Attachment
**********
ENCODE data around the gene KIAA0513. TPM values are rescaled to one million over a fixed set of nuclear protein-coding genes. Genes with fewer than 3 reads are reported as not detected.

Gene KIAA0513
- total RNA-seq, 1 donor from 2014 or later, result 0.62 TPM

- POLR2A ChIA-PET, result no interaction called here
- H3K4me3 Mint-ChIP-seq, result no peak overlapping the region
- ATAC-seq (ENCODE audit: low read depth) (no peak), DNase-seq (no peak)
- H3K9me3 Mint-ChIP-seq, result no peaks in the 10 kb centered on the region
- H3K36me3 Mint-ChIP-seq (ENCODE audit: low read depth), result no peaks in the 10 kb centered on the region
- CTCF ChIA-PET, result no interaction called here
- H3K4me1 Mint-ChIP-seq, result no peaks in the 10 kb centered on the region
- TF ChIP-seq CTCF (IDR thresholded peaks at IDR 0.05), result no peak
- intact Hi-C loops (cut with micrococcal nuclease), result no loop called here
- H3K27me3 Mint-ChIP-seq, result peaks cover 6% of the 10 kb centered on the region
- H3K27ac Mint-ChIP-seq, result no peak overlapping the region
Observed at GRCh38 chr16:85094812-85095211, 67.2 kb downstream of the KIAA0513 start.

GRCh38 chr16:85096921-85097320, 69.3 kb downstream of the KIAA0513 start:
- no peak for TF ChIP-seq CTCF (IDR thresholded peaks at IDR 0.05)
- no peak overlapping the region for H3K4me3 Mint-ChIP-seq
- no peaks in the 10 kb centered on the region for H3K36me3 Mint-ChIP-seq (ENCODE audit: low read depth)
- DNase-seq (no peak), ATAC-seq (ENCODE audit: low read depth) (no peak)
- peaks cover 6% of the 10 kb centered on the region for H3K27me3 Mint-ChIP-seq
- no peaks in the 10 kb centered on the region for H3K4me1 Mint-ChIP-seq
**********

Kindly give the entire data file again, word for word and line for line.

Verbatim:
ENCODE data around the gene KIAA0513. TPM values are rescaled to one million over a fixed set of nuclear protein-coding genes. Genes with fewer than 3 reads are reported as not detected.

Gene KIAA0513
- total RNA-seq, 1 donor from 2014 or later, result 0.62 TPM

- POLR2A ChIA-PET, result no interaction called here
- H3K4me3 Mint-ChIP-seq, result no peak overlapping the region
- ATAC-seq (ENCODE audit: low read depth) (no peak), DNase-seq (no peak)
- H3K9me3 Mint-ChIP-seq, result no peaks in the 10 kb centered on the region
- H3K36me3 Mint-ChIP-seq (ENCODE audit: low read depth), result no peaks in the 10 kb centered on the region
- CTCF ChIA-PET, result no interaction called here
- H3K4me1 Mint-ChIP-seq, result no peaks in the 10 kb centered on the region
- TF ChIP-seq CTCF (IDR thresholded peaks at IDR 0.05), result no peak
- intact Hi-C loops (cut with micrococcal nuclease), result no loop called here
- H3K27me3 Mint-ChIP-seq, result peaks cover 6% of the 10 kb centered on the region
- H3K27ac Mint-ChIP-seq, result no peak overlapping the region
Observed at GRCh38 chr16:85094812-85095211, 67.2 kb downstream of the KIAA0513 start.

GRCh38 chr16:85096921-85097320, 69.3 kb downstream of the KIAA0513 start:
- no peak for TF ChIP-seq CTCF (IDR thresholded peaks at IDR 0.05)
- no peak overlapping the region for H3K4me3 Mint-ChIP-seq
- no peaks in the 10 kb centered on the region for H3K36me3 Mint-ChIP-seq (ENCODE audit: low read depth)
- DNase-seq (no peak), ATAC-seq (ENCODE audit: low read depth) (no peak)
- peaks cover 6% of the 10 kb centered on the region for H3K27me3 Mint-ChIP-seq
- no peaks in the 10 kb centered on the region for H3K4me1 Mint-ChIP-seq